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Andrew Carnegie (Anglais) Relié – décembre 1989


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EUR 51,57 EUR 17,67
Relié, décembre 1989
EUR 617,70 EUR 155,22
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EUR 55,15

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Amazon.com: 12 commentaires
47 internautes sur 48 ont trouvé ce commentaire utile 
Outstanding story of one of history's greatest business men 8 octobre 1999
Par Un client - Publié sur Amazon.com
Format: Broché
This book is an outstanding account of the life of Andrew Carnegie, one of the greatest philanthropists and capitalists ever. The book is long but brilliantly written and an enthralling read. Wall has painstakingly researched Carnegie and added considerably to knowledge of the man. His central thesis is that Carnegie's life was a continuing attempt to reconcile his radical Scottish childhood with "the paramountcy he achieved within the American plutocracy as an adult". Wall's approach is generally sympathetic but he is not afraid to be critical when needed, especially over the Homestead strike. The whole of Carnegie's life is in this book, and each part of his life story is properly placed in its historical context. I learned an enourmous amount about the politics and economics of USA and Britain in the late 19th and early twentieth century, but most of all I learned about Carnegie, a man who got as rich as Bill Gates in his day and gave it all away. When you consider that he sold his interest in Carnegie Steel for over $250m in 1901 and start to think about inflation since then you will see what I mean. Read this book and find out how he did it. It is hard to believe that one man could achieve so much in one lifetime. I am not an academic and only have a lay interest in history but would recommend this to anyone. Haven't you ever wondered about Carnegie Hall, Carnegie Libraries or Carnegie Trusts? I now want to visit Pittsburgh and Skibo to see where it all happened.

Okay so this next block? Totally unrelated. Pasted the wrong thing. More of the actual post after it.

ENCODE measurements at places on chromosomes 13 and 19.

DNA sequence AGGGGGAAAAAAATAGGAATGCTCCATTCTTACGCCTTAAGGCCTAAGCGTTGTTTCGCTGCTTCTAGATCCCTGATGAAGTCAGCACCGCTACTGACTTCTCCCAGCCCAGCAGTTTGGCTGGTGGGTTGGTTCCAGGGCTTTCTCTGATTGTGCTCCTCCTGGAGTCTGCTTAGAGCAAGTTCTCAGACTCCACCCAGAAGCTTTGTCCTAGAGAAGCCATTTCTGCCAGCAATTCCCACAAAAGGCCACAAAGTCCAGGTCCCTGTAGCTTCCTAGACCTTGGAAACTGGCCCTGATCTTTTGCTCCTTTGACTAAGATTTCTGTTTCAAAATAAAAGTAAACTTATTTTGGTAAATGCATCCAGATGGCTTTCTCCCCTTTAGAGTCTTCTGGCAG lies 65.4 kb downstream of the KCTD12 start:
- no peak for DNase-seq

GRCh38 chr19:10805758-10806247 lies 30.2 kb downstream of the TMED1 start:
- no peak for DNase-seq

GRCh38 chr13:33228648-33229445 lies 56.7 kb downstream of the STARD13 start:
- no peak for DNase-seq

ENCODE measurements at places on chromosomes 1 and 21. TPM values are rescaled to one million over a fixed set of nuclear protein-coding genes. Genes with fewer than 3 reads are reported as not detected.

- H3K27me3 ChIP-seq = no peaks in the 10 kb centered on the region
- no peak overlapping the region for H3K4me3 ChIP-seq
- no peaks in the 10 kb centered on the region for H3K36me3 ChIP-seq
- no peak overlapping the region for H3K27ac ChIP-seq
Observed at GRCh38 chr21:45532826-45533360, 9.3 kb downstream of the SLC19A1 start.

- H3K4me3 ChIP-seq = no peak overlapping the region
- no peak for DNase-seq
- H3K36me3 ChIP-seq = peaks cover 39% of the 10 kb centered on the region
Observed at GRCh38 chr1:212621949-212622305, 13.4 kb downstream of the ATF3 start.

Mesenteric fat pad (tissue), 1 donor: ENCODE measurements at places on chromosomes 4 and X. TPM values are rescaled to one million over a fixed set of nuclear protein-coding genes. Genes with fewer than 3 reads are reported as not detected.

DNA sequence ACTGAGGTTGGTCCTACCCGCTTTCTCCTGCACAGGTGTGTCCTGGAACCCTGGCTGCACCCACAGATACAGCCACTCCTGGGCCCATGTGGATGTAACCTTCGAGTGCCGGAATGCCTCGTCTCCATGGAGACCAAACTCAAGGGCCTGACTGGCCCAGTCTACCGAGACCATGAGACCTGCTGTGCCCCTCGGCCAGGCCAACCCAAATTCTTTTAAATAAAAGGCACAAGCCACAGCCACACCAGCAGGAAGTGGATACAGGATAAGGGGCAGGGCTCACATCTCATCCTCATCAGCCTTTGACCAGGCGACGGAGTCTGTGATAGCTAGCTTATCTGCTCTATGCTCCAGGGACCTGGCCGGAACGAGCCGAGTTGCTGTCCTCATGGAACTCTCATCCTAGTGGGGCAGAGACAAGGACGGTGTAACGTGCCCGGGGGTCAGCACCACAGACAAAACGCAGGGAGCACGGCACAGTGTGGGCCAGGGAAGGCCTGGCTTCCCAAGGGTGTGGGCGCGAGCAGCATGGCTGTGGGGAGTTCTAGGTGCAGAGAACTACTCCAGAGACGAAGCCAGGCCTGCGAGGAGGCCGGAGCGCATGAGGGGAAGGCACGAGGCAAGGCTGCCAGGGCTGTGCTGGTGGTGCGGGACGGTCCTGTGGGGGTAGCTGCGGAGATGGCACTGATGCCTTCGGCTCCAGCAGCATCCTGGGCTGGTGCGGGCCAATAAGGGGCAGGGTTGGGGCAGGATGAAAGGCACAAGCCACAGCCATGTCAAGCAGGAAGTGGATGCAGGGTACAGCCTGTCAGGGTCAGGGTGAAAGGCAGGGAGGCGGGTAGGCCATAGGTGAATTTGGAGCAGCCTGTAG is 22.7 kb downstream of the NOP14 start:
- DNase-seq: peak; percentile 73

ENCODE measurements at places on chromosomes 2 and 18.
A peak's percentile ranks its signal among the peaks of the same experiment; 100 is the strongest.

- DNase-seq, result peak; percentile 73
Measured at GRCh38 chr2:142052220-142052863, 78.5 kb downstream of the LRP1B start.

27 internautes sur 27 ont trouvé ce commentaire utile 
A brilliant look at a man and his times 8 janvier 2002
Par T. Graczewski - Publié sur Amazon.com
Format: Broché
Joseph Frazier Wall's one-volume biography "Andrew Carnegie" is a "must read" for anyone interested in early American industrial development. However, just as Carnegie's life was much more than simply the story of steel production, so too is this biography. It is a fascinating look at the half-century of American history between the Civil War and World War I.
Andrew Carnegie was one of the most intriguing characters of late nineteenth century America. Born into a politically active although socio-economically humble family in Scotland, Carnegie possessed a passion for advancement and material wealth that propelled him to the forefront of the industrial world. Rising from Pittsburgh telegraph message boy to protege of Pennsylvania Railroad executive Tom Scott to capitalist investor and finally steel magnate in a decade-and-a-half, Carnegie was the very embodiment of the Horatio Alger hero popularized at that time.
Although he shared the same business philosophy of using retained earnings for growth rather than dividends as John D. Rockefeller and other titans and he exhibited a personal drive and sense of destiny common to other leading trust-builders, Carnegie was in one particular way very different from his peers. He was a deeply cerebral man, very well-read and able to compose thoughtful essays on some of the most pressing and challenging political and economic issues of his time. His written defense of the gold standard was used by Mark Hanna to promote McKinley's stance against the bi-metallism of William Jennings Bryan in the crucial 1896 election; his thoughts on central banking influenced Wilson's policies in creating the Federal Reserve System; and Carnegie was one of the very first argue for a permanent League of Nations to work for arbitration of international disputes. His close personal friends were British liberals, renowned philosophers such as Herbert Spencer and other members of the intellectual elite on both sides of the Atlantic, not fellow industrialists or business associates like Henry Clay Frick or Henry Phipps who cared little for politics and even less for the recondite subjects that intrigued Carnegie.